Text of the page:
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News

Retail crime report released by G4S

G4S Secure Solutions (UK And Ireland) : 02 January, 2009  (Technical Article)
Continuing rise in levels of abuse directed towards retailers highlighted in study of retail crime levels by Group 4
A study commissioned by G4S Security Services (UK) reveals that retailers increasingly operate in an environment where members of the public believe it is acceptable to be abusive and threatening towards store employees.

In the last five years over 1.6 million Britons have verbally abused retail employees who they felt gave them poor customer service. Worryingly, many Britons do not perceive that there is anything wrong with this behaviour, says G4S. One-in-20, (over 1.5 million), Britons believe it is morally acceptable to verbally abuse a store employee if they were given poor customer service in a supermarket or other retail outlet.

Shockingly, over 150,000 Britons believe they are justified in physically abusing someone that has given them poor customer service in a retail outlet such as a supermarket. This trend has resulted in retail staff being provided with crisis resolution training to diffuse potential incidents. With 42 reported incidents of G4S officers operating in a retail environment being the victims of assault with a deadly weapon this year, this is clearly a cause for concern.

The research reveals that significant numbers of Britons believe that crimes against big businesses, such as the major supermarkets and high street retail chains, are 'victimless' or morally acceptable. Twice as many Britons (760,000) think it is acceptable to shoplift from a large retailer compared to a small independent owner-operator retailer (296,000) such as a local newsagent or confectioner's.

Douglas Greenwell, Sales & Marketing Director, G4S Security Services (UK), commented: "It is wholly unacceptable that retail employees should face the threat of verbal or physical assault. While shoppers are increasingly time pressured and expect high levels of service, this should not be allowed to translate into abuse towards store workers. We would advocate a zero tolerance policy in the face of this disturbing trend, prohibiting any shopper from re-entering a store where they have been found guilty of assaulting an employee."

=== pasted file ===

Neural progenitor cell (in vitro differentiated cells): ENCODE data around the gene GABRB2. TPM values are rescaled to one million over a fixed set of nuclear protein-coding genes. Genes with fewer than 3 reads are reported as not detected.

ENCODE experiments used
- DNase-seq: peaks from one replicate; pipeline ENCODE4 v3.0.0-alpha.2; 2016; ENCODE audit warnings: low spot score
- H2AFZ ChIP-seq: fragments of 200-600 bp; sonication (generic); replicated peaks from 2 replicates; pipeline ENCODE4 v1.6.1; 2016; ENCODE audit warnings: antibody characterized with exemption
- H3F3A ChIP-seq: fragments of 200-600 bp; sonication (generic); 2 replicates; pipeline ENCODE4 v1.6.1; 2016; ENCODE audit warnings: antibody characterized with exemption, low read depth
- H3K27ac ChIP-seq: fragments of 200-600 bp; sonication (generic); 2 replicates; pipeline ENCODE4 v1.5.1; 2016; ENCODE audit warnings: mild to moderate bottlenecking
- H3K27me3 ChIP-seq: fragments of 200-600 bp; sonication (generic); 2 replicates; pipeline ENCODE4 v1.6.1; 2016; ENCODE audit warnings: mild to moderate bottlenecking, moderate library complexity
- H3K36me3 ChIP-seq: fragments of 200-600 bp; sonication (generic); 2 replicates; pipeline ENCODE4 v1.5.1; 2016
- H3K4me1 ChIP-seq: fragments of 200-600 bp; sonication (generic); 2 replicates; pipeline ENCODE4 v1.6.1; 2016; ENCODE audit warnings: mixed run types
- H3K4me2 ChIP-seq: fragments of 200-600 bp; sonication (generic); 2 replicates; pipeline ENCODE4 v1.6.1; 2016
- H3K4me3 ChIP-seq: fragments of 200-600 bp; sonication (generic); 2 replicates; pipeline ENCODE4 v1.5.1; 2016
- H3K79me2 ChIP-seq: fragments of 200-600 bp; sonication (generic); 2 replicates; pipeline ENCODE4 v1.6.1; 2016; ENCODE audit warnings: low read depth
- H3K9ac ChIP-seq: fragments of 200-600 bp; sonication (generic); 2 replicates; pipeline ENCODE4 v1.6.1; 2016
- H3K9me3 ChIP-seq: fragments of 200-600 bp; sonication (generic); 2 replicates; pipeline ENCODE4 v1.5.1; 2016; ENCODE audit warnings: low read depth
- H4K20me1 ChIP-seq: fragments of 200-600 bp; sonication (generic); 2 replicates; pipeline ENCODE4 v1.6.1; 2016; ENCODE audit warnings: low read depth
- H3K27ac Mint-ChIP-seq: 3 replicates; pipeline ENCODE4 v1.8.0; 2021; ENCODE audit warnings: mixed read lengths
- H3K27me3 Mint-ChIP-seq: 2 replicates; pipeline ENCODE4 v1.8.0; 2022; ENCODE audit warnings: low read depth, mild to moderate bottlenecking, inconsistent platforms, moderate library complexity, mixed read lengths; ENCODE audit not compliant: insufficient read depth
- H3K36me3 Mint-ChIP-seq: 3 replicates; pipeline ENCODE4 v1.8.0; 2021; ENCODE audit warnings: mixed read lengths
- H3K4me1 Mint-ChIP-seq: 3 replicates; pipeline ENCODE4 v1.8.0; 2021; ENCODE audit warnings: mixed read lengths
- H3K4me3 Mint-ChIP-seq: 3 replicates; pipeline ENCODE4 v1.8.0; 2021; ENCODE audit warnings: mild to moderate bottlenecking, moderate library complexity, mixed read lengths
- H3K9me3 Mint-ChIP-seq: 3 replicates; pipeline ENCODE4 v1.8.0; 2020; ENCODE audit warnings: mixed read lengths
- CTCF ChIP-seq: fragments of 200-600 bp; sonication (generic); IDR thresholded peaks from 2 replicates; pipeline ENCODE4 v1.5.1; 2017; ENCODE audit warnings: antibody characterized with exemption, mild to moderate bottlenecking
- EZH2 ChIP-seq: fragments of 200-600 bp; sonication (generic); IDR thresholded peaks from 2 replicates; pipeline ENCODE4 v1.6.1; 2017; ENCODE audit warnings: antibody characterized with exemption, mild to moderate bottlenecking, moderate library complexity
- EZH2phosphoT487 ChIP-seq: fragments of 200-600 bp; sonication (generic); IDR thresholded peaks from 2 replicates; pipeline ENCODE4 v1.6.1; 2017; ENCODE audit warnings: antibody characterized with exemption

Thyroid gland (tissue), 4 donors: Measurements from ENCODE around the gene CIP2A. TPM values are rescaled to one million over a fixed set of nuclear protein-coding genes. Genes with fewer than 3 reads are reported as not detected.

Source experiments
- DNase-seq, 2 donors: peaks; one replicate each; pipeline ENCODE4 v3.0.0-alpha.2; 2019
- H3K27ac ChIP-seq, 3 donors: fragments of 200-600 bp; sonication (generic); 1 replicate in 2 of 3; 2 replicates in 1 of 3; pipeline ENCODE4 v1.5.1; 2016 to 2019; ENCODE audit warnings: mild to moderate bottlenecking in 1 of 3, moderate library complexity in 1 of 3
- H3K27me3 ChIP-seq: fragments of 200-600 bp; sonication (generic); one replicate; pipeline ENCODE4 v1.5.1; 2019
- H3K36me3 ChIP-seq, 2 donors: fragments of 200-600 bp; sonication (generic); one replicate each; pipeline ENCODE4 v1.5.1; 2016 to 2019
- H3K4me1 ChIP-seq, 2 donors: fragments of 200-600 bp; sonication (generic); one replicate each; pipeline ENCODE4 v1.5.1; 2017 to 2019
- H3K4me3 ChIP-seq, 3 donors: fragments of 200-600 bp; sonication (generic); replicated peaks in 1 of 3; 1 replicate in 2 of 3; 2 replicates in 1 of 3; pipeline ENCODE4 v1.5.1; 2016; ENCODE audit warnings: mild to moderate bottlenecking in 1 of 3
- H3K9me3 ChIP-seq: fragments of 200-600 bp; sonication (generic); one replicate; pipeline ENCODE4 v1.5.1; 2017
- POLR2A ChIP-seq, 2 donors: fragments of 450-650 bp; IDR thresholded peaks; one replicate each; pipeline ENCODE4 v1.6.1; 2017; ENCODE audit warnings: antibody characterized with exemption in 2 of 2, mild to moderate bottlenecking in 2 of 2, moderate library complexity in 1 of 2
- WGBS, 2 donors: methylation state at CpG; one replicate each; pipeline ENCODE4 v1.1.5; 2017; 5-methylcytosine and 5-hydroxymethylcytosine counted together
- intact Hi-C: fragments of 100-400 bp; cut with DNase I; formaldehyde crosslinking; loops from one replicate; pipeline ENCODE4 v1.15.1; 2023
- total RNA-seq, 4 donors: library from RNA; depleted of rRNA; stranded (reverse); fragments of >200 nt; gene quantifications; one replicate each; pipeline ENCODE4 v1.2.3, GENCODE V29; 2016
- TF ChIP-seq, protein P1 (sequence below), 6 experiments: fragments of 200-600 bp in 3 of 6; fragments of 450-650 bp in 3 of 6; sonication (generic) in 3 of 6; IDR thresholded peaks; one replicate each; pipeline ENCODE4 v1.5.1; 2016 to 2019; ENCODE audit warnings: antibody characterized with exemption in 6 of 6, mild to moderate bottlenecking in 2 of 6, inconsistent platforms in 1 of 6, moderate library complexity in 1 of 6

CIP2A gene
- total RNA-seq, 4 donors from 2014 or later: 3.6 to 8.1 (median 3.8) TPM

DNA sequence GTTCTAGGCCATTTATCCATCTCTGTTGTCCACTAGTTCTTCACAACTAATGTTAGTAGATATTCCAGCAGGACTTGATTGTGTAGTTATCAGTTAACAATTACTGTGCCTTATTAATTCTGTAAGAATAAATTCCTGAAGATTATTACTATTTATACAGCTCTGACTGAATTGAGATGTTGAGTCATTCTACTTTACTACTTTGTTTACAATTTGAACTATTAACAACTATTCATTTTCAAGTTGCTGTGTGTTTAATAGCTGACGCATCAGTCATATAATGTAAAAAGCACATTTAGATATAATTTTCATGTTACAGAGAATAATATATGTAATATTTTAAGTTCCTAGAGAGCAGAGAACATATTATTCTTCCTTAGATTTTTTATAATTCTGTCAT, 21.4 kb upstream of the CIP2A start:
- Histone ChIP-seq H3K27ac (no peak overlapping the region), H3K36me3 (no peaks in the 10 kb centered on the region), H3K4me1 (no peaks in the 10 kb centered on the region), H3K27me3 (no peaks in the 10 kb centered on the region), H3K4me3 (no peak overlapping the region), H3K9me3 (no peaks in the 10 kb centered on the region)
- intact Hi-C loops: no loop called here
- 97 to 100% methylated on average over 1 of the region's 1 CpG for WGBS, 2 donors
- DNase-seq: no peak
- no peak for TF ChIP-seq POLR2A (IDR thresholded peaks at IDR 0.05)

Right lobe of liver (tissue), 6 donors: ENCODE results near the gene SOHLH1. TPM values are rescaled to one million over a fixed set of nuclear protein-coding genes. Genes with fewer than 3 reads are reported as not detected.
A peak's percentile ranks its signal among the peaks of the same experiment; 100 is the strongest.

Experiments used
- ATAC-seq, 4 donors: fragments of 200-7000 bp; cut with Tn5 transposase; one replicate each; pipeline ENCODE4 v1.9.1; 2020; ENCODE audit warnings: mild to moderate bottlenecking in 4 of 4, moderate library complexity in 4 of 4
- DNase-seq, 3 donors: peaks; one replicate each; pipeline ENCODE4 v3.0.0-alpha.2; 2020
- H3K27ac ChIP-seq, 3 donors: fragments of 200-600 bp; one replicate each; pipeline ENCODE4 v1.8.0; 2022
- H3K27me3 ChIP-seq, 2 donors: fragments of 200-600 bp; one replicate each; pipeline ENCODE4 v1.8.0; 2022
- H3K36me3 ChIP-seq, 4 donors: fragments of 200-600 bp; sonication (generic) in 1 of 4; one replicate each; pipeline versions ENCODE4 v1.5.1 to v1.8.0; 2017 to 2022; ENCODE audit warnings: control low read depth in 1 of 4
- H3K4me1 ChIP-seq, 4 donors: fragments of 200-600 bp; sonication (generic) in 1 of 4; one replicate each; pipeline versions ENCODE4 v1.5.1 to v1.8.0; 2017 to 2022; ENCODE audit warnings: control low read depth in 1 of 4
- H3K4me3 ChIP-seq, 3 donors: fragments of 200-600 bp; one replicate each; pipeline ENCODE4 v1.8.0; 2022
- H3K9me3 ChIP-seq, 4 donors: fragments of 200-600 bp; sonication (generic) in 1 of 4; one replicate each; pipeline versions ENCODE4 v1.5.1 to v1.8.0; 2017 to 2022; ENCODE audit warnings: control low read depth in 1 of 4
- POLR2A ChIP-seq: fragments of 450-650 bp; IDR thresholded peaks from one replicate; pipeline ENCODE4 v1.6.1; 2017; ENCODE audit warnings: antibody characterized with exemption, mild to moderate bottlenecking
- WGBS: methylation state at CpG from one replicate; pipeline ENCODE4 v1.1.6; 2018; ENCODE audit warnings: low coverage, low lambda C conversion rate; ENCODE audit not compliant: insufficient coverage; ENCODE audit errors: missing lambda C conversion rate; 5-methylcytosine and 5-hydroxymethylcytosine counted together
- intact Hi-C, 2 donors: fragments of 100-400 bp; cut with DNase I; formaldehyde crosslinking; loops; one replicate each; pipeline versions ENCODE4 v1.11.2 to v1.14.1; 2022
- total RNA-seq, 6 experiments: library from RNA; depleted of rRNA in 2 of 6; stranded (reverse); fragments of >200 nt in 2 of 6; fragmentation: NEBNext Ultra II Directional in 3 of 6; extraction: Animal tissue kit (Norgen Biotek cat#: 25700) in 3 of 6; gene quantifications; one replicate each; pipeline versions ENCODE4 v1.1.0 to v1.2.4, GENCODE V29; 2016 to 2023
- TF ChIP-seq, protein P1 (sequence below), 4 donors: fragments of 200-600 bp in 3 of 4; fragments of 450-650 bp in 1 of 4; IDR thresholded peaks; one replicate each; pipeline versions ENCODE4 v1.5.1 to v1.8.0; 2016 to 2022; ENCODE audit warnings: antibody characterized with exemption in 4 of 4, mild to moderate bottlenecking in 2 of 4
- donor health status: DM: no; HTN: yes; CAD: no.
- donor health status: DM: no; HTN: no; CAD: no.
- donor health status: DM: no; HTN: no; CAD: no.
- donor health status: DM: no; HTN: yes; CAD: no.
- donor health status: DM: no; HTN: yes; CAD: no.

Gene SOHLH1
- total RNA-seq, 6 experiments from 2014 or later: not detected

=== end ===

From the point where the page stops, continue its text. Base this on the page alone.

"It is disturbing that some Britons have the attitude that crimes against big businesses are victimless compared to crimes perpetrated against smaller independent retail outlets. All crimes have victims and consequences, costing livelihoods, employment and ultimately driving up costs for all shoppers."

Retailers can take proactive steps to mitigate the threat of verbal or physical abuse faced by employees. The deployment of trained security officers in-store can deter volatile shoppers from becoming abusive in the first instance, whilst covert officers can monitor customer profiles, ensuring offenders are swiftly identified and dealt with accordingly. Many towns and retail centres now share intelligence in real time, which can result in abusive individuals being legally prohibited from entering specific stores and shopping areas.

Martin Gill, Professor of Criminology of University of Leicester spin out company, Perpetuity, noted:

"The most worrying aspect to these findings on victimisation from crime is that they suggest that retailers and retail staff are considered fair game. This is further evidence that those on the front line are amongst those most likely to be affected. Hopefully this study will help highlight the problem so that those who may suffer can be on their guard."
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